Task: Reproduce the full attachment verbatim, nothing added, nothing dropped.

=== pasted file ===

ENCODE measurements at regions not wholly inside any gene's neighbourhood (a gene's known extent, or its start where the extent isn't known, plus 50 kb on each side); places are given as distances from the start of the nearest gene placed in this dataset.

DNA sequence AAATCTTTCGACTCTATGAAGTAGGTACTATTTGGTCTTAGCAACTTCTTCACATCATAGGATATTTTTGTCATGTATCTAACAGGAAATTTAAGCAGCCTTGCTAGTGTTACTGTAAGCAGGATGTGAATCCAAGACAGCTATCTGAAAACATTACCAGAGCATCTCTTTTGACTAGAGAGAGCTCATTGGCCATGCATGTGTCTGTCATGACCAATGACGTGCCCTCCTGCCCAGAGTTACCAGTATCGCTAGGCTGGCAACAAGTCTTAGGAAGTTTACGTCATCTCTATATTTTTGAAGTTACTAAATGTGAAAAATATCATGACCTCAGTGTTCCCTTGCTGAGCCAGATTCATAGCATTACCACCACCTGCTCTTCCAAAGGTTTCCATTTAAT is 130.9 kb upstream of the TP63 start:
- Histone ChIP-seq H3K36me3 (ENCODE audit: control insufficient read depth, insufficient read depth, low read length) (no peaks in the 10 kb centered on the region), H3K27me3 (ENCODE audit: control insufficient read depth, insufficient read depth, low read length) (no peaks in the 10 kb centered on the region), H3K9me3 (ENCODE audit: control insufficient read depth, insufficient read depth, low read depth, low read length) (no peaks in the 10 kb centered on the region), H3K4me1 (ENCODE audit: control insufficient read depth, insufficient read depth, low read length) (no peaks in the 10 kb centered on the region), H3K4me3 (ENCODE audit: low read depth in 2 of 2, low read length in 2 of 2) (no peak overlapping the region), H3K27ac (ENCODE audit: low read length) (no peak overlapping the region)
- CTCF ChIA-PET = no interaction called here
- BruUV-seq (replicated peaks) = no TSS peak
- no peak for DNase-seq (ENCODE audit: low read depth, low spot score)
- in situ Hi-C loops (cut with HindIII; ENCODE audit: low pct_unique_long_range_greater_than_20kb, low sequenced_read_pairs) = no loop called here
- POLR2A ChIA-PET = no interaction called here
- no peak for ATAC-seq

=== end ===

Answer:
ENCODE measurements at regions not wholly inside any gene's neighbourhood (a gene's known extent, or its start where the extent isn't known, plus 50 kb on each side); places are given as distances from the start of the nearest gene placed in this dataset.

DNA sequence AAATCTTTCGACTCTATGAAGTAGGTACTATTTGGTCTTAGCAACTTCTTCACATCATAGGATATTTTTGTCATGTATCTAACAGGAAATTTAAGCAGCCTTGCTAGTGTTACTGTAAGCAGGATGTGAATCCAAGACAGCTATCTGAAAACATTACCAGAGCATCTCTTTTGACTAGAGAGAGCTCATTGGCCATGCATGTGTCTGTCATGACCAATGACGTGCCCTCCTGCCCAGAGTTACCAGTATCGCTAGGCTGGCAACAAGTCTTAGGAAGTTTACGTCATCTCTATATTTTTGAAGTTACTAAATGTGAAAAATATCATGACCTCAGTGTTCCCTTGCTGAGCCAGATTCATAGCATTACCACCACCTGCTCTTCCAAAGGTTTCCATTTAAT is 130.9 kb upstream of the TP63 start:
- Histone ChIP-seq H3K36me3 (ENCODE audit: control insufficient read depth, insufficient read depth, low read length) (no peaks in the 10 kb centered on the region), H3K27me3 (ENCODE audit: control insufficient read depth, insufficient read depth, low read length) (no peaks in the 10 kb centered on the region), H3K9me3 (ENCODE audit: control insufficient read depth, insufficient read depth, low read depth, low read length) (no peaks in the 10 kb centered on the region), H3K4me1 (ENCODE audit: control insufficient read depth, insufficient read depth, low read length) (no peaks in the 10 kb centered on the region), H3K4me3 (ENCODE audit: low read depth in 2 of 2, low read length in 2 of 2) (no peak overlapping the region), H3K27ac (ENCODE audit: low read length) (no peak overlapping the region)
- CTCF ChIA-PET = no interaction called here
- BruUV-seq (replicated peaks) = no TSS peak
- no peak for DNase-seq (ENCODE audit: low read depth, low spot score)
- in situ Hi-C loops (cut with HindIII; ENCODE audit: low pct_unique_long_range_greater_than_20kb, low sequenced_read_pairs) = no loop called here
- POLR2A ChIA-PET = no interaction called here
- no peak for ATAC-seq